So this was originally going to be the last entry on my recent “things I liked” post but the more I thought about it the less comfortable I was describing the show as something I actually liked. Which is to say it’s watchable as fuck, but I felt a little bit bad for watching it. And the thing is, I don’t really believe in guilty pleasures. I’ll sometimes get asked the “what’s your guilty pleasure” question in interviews, and I really won’t know how to answer it because what I understand people tend to mean when they say “guilty pleasure” is “thing I like but am embarrassed about liking”. And maybe I’m just way too British about these things but that’s not what guilty means to me. I don’t feel guilty about liking cheesy music or lowbrow humour or terrible movies. I like what I like and I don’t see the sense in feeling bad about the fact that given the choice, most evenings I’d rather stay home on the sofa and watch Avengers Endgame on Amazon than get dressed up, hoi into London and watch Samuel Beckett’s Endgame at the Old Vic.
Having said all of which, what I do consider “guilty pleasures” are things that I enjoy but suspect might actually be harmful to people. And some (but not all) reality TV slips into that category for me. Some of it I think is broadly fine—like whatever you think of the Got Talent series, these days it’s mostly professional performers who go into it with their eyes wide open as a way of advertising their shows—but some of it, well, some of it seems to genuinely mislead and exploit people. And obviously one of the things that makes reality TV harmful and exploitative in the first place is that it’s so easy for TV audiences to forget that the people on it are real human beings, and to take it on myself to decide whether the contestants on Love is Blind were misled or exploited would be to commit the same error. So … yeah. Take all of this with a giant flashing “this is just my personal reaction” over the top.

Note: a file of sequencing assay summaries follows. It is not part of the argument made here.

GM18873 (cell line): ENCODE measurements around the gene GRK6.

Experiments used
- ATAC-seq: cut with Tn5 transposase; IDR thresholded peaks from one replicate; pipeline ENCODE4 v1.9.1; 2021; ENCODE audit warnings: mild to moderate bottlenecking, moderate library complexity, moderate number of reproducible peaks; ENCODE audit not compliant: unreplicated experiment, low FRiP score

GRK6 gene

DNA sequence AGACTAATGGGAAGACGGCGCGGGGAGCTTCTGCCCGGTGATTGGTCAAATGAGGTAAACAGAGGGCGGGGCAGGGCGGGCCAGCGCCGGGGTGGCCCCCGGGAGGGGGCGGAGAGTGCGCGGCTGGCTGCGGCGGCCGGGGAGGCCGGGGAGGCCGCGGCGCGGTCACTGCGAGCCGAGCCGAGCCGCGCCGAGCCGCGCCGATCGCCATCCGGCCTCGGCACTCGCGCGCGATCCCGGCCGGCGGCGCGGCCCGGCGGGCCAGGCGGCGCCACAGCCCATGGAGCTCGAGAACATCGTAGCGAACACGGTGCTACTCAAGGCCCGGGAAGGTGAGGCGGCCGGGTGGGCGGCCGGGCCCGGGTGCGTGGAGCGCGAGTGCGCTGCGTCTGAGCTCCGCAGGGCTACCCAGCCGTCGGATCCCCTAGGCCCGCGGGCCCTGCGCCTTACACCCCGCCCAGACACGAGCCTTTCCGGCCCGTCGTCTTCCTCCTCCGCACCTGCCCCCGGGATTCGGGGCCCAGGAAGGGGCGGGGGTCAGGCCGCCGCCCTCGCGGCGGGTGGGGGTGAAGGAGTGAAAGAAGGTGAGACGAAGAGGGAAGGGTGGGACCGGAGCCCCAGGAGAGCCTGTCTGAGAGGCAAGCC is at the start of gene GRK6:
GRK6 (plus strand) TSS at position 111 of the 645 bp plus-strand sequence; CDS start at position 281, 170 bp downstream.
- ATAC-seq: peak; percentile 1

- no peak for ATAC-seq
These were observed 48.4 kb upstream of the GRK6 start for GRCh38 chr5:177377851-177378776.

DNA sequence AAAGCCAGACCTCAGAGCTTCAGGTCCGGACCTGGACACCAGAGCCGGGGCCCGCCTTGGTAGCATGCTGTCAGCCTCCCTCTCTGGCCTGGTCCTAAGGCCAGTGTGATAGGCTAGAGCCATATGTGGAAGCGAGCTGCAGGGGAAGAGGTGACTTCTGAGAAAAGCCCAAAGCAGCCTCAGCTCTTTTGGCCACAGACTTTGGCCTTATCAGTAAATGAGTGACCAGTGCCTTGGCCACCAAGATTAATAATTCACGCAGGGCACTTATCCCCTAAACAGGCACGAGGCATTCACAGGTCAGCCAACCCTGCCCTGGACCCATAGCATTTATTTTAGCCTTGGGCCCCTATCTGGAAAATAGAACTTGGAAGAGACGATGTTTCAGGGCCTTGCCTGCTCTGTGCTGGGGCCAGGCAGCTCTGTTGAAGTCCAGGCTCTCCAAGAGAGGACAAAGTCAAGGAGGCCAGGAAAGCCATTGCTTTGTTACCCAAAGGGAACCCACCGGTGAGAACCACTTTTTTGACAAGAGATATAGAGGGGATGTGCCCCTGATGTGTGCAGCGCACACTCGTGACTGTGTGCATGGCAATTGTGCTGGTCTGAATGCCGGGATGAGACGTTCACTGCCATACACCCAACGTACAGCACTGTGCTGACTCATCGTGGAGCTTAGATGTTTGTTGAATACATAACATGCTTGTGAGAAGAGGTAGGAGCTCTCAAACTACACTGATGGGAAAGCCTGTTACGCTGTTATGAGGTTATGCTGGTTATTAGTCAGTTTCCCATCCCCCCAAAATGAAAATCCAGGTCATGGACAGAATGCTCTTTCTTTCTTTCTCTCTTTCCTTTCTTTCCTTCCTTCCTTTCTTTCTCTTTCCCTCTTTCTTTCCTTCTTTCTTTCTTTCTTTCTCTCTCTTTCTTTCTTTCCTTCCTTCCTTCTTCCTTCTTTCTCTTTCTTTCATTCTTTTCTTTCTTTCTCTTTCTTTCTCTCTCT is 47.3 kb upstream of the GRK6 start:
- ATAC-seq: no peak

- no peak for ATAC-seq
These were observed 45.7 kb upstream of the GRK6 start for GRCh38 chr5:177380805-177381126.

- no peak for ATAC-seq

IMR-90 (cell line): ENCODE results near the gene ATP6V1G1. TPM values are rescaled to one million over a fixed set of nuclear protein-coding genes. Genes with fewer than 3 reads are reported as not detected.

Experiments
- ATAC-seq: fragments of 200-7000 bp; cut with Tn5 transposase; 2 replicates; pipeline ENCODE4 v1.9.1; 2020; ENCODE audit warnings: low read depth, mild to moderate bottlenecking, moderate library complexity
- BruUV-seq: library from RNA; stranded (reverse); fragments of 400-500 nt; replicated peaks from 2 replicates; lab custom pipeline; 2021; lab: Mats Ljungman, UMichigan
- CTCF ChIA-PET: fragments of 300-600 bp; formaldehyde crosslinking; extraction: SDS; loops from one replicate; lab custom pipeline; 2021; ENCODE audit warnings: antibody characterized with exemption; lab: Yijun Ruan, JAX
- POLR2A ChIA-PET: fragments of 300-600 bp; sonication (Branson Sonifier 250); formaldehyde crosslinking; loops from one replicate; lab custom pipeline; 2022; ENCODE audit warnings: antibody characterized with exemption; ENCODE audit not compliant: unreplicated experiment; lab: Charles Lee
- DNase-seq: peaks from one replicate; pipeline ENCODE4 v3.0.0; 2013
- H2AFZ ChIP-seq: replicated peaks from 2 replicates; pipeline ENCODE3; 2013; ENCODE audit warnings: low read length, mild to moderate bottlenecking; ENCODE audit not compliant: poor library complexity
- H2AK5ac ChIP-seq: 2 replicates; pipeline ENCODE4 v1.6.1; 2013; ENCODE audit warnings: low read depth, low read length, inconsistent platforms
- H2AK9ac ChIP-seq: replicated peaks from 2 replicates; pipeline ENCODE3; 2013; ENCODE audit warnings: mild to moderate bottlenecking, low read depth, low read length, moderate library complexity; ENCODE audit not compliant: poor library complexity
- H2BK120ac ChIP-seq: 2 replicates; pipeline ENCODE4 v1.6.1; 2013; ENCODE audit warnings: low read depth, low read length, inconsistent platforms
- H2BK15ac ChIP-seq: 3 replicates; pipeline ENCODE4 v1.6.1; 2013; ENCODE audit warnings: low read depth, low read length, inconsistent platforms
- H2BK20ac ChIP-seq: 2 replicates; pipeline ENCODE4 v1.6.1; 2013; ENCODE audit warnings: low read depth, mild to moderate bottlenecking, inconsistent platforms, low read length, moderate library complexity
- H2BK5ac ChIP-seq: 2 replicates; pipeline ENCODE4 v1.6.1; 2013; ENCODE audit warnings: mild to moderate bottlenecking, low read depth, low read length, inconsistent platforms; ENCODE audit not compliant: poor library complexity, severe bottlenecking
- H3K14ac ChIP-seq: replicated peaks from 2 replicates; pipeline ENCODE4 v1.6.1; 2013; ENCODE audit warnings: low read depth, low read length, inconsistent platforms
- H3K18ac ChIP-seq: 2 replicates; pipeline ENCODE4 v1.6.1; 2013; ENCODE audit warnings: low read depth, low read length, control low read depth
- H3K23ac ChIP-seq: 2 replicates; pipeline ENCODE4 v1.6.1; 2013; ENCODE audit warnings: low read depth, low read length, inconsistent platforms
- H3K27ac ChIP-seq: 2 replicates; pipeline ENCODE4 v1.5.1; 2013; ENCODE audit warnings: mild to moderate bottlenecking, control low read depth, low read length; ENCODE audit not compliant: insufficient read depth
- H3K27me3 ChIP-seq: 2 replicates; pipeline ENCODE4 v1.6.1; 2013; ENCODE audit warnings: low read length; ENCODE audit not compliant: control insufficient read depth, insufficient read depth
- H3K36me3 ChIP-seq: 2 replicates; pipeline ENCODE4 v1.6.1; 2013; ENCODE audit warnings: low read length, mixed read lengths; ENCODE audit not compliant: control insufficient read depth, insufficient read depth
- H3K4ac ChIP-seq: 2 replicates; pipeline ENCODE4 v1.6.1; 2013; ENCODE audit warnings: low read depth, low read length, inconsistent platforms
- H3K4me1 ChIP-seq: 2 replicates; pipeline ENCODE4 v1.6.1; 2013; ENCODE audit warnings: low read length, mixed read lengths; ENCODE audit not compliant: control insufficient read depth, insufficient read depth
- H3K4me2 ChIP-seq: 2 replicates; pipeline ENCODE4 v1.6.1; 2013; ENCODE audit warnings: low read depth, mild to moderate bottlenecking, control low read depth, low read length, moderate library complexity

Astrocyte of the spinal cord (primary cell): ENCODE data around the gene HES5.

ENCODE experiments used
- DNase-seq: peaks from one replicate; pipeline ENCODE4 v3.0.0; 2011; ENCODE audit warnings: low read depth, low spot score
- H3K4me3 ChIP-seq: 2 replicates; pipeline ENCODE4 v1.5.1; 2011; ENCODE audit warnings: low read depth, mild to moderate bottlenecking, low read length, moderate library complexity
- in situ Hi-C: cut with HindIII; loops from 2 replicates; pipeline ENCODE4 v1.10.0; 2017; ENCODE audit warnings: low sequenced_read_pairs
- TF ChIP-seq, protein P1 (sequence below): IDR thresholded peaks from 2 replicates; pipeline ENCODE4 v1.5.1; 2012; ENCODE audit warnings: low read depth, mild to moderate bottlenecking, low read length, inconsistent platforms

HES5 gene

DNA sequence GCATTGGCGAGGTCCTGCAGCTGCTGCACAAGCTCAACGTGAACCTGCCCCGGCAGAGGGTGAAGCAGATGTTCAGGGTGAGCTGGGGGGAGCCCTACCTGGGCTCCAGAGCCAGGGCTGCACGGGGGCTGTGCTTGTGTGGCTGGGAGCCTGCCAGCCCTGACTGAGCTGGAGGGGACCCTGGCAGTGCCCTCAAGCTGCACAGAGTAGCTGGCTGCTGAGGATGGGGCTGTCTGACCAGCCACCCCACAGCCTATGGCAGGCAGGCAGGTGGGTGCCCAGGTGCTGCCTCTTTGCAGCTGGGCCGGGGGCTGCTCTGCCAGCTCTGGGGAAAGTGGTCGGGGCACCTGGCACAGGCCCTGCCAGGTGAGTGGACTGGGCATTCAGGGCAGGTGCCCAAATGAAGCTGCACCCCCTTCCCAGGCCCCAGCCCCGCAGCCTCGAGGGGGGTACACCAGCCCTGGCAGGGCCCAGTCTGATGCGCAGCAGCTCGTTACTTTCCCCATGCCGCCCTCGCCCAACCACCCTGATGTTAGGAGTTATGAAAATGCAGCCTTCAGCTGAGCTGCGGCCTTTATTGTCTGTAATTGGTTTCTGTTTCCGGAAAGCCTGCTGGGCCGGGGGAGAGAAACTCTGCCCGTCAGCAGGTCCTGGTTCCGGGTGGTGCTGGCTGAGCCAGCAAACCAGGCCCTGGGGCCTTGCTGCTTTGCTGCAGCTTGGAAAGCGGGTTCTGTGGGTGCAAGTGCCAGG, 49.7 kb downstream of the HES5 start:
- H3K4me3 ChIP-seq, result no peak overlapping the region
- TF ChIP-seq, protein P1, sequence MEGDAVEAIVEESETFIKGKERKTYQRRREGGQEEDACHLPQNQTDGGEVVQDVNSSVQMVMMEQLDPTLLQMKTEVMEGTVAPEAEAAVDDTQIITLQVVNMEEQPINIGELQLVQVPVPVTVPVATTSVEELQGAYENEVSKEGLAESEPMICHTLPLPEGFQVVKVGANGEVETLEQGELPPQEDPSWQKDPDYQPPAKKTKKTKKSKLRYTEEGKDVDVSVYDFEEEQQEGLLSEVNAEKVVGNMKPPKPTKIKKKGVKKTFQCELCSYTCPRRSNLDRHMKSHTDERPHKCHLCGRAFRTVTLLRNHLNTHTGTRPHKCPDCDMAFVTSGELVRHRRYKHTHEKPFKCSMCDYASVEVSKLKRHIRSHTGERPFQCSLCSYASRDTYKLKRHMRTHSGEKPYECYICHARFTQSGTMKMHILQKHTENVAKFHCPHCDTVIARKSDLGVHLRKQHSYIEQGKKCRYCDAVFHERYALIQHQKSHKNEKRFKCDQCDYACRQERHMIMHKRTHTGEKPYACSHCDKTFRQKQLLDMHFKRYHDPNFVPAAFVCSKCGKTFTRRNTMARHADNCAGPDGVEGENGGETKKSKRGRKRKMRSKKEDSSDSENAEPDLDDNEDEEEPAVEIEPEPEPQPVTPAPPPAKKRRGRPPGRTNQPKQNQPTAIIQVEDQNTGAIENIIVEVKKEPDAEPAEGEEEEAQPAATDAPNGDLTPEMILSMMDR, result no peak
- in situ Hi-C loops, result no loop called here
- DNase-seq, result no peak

Let’s start with the least important but most annoying thing. When the fuck did we decide that we were going to start pretending reality TV shows were “social experiments” again? Like, you could get away with it in 1997 when it was all Big Brother and supposedly serious documentaries about airports. But it’s a genre now, a well-established entertainment genre, and we know that it’s just fucking made-up. If you sincerely wanted to test the hypothesis “is love blind” you’d need to define your fucking terms, set up a randomised controlled fucking trial, and most importantly not do it on national fucking television. Love is Blind is not a social experiment. It’s a reality TV show about a bunch of conventionally attractive people dating. It’s like a more conservative Love Island.